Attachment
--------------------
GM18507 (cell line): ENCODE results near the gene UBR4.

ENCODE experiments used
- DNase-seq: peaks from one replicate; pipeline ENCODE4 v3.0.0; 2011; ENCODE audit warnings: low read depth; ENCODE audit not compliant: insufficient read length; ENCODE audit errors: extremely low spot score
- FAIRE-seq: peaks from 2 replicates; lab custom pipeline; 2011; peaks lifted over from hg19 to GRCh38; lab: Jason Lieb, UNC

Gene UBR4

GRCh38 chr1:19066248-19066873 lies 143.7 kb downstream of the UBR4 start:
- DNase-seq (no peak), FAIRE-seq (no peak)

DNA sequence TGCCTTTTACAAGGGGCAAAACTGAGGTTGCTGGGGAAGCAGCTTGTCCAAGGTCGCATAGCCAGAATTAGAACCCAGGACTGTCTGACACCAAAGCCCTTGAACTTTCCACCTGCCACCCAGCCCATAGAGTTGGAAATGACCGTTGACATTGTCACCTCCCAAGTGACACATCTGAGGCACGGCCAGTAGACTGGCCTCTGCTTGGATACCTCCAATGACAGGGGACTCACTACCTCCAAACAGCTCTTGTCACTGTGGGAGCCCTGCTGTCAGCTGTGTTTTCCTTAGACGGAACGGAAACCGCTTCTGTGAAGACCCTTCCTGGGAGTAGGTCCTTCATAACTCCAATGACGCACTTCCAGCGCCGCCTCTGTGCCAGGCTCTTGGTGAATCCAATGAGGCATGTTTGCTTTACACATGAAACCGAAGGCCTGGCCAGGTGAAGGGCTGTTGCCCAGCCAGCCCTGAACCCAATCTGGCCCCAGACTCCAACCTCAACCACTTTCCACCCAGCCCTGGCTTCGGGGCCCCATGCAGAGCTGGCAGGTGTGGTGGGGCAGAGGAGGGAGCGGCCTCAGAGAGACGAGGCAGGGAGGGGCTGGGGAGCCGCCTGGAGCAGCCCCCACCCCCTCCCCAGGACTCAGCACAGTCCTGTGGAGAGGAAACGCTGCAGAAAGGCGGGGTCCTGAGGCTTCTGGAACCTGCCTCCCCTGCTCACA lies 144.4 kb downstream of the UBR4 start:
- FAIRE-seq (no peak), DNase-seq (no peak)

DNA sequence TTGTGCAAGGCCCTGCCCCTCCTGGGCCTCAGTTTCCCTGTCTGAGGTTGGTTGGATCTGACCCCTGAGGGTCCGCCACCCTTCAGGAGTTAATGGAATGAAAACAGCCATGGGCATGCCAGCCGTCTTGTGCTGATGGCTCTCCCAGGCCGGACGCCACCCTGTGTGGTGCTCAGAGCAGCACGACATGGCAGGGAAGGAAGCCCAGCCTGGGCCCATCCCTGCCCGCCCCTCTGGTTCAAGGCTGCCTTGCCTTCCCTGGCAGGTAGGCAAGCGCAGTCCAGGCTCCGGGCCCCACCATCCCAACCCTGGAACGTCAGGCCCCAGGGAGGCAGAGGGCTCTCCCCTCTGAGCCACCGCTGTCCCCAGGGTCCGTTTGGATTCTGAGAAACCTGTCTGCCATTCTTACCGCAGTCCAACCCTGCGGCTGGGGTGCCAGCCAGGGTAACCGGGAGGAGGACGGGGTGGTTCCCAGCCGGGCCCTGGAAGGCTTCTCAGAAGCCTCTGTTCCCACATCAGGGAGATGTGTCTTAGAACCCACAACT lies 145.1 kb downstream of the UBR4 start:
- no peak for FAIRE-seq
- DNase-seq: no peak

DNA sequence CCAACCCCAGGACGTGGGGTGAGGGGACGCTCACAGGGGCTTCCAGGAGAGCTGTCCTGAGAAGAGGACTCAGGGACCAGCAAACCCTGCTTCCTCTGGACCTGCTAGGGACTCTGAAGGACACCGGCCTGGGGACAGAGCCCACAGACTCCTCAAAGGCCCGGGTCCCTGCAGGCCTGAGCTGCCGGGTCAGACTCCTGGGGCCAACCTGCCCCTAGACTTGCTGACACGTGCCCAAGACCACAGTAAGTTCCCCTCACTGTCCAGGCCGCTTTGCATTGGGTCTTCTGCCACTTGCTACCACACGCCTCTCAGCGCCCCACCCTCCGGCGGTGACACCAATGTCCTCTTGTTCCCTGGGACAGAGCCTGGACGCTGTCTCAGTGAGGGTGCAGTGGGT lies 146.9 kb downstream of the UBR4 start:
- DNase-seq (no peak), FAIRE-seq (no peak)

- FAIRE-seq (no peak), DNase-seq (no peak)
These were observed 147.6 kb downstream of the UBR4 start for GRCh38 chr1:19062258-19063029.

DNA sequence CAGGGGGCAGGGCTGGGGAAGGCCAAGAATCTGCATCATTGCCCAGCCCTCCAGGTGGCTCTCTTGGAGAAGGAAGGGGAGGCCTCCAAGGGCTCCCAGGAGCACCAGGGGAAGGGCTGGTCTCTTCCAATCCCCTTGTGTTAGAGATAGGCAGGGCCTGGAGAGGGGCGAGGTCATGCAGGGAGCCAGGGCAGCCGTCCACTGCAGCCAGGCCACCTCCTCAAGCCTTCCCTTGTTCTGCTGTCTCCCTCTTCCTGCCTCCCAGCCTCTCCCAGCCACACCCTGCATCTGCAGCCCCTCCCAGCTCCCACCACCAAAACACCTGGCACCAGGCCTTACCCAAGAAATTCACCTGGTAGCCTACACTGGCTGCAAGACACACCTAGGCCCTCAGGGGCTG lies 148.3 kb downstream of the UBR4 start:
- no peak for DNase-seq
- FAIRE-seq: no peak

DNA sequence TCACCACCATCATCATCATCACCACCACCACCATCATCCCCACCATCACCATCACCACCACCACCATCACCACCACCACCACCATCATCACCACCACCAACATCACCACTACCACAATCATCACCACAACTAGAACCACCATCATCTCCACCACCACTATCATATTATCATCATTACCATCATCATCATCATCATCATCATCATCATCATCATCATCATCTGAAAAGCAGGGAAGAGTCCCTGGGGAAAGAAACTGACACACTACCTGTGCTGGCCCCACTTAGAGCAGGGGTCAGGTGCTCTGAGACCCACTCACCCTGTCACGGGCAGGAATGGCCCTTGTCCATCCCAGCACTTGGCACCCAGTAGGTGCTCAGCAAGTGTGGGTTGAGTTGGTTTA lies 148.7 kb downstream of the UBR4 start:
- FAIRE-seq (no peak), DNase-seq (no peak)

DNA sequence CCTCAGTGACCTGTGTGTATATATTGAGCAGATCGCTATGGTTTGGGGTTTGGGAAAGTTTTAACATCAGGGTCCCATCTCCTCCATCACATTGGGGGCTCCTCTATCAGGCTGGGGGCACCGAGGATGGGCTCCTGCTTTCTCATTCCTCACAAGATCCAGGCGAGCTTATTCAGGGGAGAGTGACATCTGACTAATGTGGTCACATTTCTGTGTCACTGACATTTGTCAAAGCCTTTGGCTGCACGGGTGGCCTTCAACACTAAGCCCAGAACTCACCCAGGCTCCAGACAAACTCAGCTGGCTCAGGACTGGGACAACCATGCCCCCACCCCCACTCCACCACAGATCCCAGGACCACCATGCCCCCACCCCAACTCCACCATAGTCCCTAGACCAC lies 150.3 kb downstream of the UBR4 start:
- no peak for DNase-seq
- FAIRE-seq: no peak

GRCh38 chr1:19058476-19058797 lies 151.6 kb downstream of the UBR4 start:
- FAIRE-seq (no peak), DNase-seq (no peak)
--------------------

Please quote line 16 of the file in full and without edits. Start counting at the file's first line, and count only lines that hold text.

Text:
These were observed 147.6 kb downstream of the UBR4 start for GRCh38 chr1:19062258-19063029.